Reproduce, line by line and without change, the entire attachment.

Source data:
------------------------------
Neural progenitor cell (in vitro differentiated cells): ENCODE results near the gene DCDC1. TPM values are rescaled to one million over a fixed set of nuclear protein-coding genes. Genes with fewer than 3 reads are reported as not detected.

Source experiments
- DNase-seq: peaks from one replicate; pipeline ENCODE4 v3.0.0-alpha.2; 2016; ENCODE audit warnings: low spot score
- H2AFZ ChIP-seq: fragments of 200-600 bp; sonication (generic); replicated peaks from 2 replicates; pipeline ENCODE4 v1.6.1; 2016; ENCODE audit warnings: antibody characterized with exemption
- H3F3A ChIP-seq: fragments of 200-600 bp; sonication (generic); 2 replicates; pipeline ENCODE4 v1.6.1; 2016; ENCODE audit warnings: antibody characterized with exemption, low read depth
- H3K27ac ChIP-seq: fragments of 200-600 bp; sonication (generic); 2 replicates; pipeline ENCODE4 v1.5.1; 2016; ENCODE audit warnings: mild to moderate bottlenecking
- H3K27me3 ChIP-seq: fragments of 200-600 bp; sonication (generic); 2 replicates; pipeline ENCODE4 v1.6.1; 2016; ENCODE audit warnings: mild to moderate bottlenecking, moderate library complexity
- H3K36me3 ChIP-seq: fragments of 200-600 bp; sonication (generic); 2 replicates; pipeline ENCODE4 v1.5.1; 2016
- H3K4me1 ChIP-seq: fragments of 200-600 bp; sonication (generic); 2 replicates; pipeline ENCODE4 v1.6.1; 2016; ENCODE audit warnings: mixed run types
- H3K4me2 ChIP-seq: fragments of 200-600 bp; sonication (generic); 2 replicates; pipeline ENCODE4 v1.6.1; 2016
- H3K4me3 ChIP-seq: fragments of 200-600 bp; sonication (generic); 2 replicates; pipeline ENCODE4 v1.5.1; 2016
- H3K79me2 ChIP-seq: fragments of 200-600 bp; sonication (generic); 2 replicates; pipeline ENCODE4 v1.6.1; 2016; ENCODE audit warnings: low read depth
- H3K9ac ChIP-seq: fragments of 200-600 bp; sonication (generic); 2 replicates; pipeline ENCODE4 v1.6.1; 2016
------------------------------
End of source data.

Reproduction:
Neural progenitor cell (in vitro differentiated cells): ENCODE results near the gene DCDC1. TPM values are rescaled to one million over a fixed set of nuclear protein-coding genes. Genes with fewer than 3 reads are reported as not detected.

Source experiments
- DNase-seq: peaks from one replicate; pipeline ENCODE4 v3.0.0-alpha.2; 2016; ENCODE audit warnings: low spot score
- H2AFZ ChIP-seq: fragments of 200-600 bp; sonication (generic); replicated peaks from 2 replicates; pipeline ENCODE4 v1.6.1; 2016; ENCODE audit warnings: antibody characterized with exemption
- H3F3A ChIP-seq: fragments of 200-600 bp; sonication (generic); 2 replicates; pipeline ENCODE4 v1.6.1; 2016; ENCODE audit warnings: antibody characterized with exemption, low read depth
- H3K27ac ChIP-seq: fragments of 200-600 bp; sonication (generic); 2 replicates; pipeline ENCODE4 v1.5.1; 2016; ENCODE audit warnings: mild to moderate bottlenecking
- H3K27me3 ChIP-seq: fragments of 200-600 bp; sonication (generic); 2 replicates; pipeline ENCODE4 v1.6.1; 2016; ENCODE audit warnings: mild to moderate bottlenecking, moderate library complexity
- H3K36me3 ChIP-seq: fragments of 200-600 bp; sonication (generic); 2 replicates; pipeline ENCODE4 v1.5.1; 2016
- H3K4me1 ChIP-seq: fragments of 200-600 bp; sonication (generic); 2 replicates; pipeline ENCODE4 v1.6.1; 2016; ENCODE audit warnings: mixed run types
- H3K4me2 ChIP-seq: fragments of 200-600 bp; sonication (generic); 2 replicates; pipeline ENCODE4 v1.6.1; 2016
- H3K4me3 ChIP-seq: fragments of 200-600 bp; sonication (generic); 2 replicates; pipeline ENCODE4 v1.5.1; 2016
- H3K79me2 ChIP-seq: fragments of 200-600 bp; sonication (generic); 2 replicates; pipeline ENCODE4 v1.6.1; 2016; ENCODE audit warnings: low read depth
- H3K9ac ChIP-seq: fragments of 200-600 bp; sonication (generic); 2 replicates; pipeline ENCODE4 v1.6.1; 2016